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Pan Chemical Corp. v. Borough

January 7, 2009

PAN CHEMICAL CORP., PLAINTIFF-RESPONDENT,
v.
HAWTHORNE BOROUGH, DEFENDANT-APPELLANT.



On appeal from the Tax Court of New Jersey, Docket Nos. 001149-2000, 001296-2001, 001512-2002, 001606-2003, 002515-2004, and 002647-2005.

The opinion of the court was delivered by: R. B. Coleman, J.A.D.

NOT FOR PUBLICATION WITHOUT THE APPROVAL OF THE APPELLATE DIVISION

APPROVED FOR PUBLICATION

Submitted November 17, 2008

Before Judges Carchman, R. B. Coleman and Sabatino.

The Borough of Hawthorne (the Borough) appeals a Tax Court order in favor of plaintiff Pan Chemical Corporation (Pan Chem), for a reduction in property taxes for consecutive years 2000 through 2005 on a contaminated parcel of land owned by Pan Chem.

The parcel of land in dispute is located at One Washington Street in the Borough of Hawthorne, Block 2801, Lot 1. The property is located in the I-1 industrial zone of the Borough and consists of approximately 1.407 acres and seven buildings comprising approximately 26,940 square feet. The property had an assessed value as to land and improvements of $1,073,500 for the subject tax years. The parcel is triangular in shape with one side fronting Washington Avenue. The remaining two sides are bound by railroad tracks. This is relevant because the geographic layout ultimately led to the closure of the plant due to the limited growth potential of the manufacturing facility. Prior to 1999, Pan Chem had occupied the property for fifty-five years for the purpose of the manufacture of industrial coatings, color dispersions, inks and nail polish. In 1992, Pan Chem removed underground storage tanks which had leaked chemicals that contaminated the soil and ground water. Pan Chem has since maintained monitoring wells in compliance with the direction of the New Jersey Department of Environmental Protection (DEP).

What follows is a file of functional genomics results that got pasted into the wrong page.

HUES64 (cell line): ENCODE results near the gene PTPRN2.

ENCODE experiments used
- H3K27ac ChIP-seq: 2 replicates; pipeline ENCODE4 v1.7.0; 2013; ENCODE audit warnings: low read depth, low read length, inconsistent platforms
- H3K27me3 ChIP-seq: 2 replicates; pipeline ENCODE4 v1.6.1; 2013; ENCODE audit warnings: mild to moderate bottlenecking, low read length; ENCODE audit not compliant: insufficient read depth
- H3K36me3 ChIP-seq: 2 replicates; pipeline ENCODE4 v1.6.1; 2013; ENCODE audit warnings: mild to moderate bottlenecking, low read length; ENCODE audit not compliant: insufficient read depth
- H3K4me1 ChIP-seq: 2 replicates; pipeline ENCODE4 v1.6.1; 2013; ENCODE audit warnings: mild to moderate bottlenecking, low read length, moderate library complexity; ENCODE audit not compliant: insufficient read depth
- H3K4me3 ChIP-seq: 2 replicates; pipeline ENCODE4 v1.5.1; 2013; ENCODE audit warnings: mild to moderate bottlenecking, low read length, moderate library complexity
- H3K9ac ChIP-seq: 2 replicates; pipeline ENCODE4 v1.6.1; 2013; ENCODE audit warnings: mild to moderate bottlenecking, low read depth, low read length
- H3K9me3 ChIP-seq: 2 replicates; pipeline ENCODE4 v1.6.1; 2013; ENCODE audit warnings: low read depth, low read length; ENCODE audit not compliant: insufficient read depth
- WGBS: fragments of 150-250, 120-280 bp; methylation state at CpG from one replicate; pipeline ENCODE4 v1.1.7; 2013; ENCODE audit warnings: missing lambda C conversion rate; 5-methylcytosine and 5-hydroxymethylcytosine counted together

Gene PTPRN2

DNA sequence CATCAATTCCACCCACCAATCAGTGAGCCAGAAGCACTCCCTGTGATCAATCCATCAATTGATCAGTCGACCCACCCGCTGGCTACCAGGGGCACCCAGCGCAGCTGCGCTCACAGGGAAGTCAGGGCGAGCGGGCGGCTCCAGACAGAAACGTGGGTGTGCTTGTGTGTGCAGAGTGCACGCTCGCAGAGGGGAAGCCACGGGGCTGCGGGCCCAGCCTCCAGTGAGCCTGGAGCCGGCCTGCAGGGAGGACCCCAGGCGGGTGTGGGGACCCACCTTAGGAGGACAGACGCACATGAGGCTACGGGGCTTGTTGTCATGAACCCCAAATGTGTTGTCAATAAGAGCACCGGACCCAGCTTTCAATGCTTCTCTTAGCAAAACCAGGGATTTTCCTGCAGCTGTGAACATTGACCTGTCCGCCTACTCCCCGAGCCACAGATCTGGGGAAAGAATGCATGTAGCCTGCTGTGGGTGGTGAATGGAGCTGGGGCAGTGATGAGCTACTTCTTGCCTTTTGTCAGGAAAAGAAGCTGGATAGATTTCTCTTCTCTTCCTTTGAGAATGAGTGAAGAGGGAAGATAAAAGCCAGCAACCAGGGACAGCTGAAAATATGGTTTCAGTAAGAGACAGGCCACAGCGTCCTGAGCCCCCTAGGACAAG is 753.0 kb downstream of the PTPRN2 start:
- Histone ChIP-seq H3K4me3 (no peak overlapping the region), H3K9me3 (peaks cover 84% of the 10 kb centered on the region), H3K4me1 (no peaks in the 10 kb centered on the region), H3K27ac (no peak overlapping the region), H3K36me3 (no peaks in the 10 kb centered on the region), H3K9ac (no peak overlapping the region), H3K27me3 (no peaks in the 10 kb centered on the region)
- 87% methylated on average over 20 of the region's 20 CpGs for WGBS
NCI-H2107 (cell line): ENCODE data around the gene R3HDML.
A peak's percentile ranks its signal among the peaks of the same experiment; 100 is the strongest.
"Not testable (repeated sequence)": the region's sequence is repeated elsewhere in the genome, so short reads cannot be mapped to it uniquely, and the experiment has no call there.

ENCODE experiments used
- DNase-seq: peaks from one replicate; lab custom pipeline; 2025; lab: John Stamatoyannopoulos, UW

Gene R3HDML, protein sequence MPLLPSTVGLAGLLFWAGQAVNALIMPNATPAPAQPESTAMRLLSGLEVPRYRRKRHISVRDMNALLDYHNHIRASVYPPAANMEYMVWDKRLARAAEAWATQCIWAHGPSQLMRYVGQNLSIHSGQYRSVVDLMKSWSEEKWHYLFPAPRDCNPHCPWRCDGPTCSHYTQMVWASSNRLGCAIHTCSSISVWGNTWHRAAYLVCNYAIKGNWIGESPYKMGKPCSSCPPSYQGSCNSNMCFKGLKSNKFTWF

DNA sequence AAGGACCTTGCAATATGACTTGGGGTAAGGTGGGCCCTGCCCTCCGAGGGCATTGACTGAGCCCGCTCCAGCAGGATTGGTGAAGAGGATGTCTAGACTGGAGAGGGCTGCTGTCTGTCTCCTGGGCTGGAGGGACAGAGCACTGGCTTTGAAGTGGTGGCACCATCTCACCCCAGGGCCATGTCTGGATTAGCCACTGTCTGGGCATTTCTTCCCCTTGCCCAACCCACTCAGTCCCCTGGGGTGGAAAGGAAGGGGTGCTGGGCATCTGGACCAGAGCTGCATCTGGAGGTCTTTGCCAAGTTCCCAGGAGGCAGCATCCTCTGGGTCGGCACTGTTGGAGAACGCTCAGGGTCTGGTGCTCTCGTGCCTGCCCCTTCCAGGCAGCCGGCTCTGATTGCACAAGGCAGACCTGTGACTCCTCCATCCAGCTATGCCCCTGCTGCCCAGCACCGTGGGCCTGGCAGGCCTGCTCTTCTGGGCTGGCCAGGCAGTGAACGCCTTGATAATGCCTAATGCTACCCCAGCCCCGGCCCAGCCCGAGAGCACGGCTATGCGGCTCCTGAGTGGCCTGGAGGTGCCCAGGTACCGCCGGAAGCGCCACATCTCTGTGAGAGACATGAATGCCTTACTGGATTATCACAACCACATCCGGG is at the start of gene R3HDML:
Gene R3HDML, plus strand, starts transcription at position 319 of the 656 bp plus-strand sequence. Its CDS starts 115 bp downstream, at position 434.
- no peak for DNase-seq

In October of 1999, Pan Chem moved its manufacturing operations and thirty-plus employees to Carlstadt. It left only three employees on the subject property and two of its seven buildings in use. The president of Pan Chem, Robert Rossamondo, testified that the reason the manufacturer did not shut operations down completely on the property was to avoid or postpone costly environmental clean-up pursuant to its legal obligation under the Industrial Site Remediation Act (ISRA), formerly the Environmental Cleanup Responsibility Act (ECRA). N.J.S.A. 13:1K-6 to-14. The manufacturer conceded it made no efforts to improve or maintain the property, other than removal of the leaking storage tanks. Pan Chem sold the property in 2005 for $150,000 in "as is" condition, with the purchaser assuming all environmental cleanup costs.

Subsequently, Pan Chem filed with the Borough tax appeals for each tax year from 2000 through 2005. The appeals were heard by the Tax Court on June 28, November 6, 8, and 9, 2006. The Tax Court consolidated the matters for trial and issued its oral decision on January 12, 2007, in favor of a tax reduction for Pan Chem. The Tax Court found the buildings on the site to be in substantial disrepair as to each of the valuation dates. However, the Tax Court requested a revised appraisal valuation regarding the "entrepreneurial incentive." Upon receipt of the revised valuation report, the Tax Court issued a supplementary letter opinion on February 22, 2007, with a finalized deduction schedule for environmental clean-up costs and reduced assessment valuations for the tax years at issue. On March 23, 2007, final judgments were entered for each year under appeal. The Borough filed a notice of appeal with this court on May 4, 2007.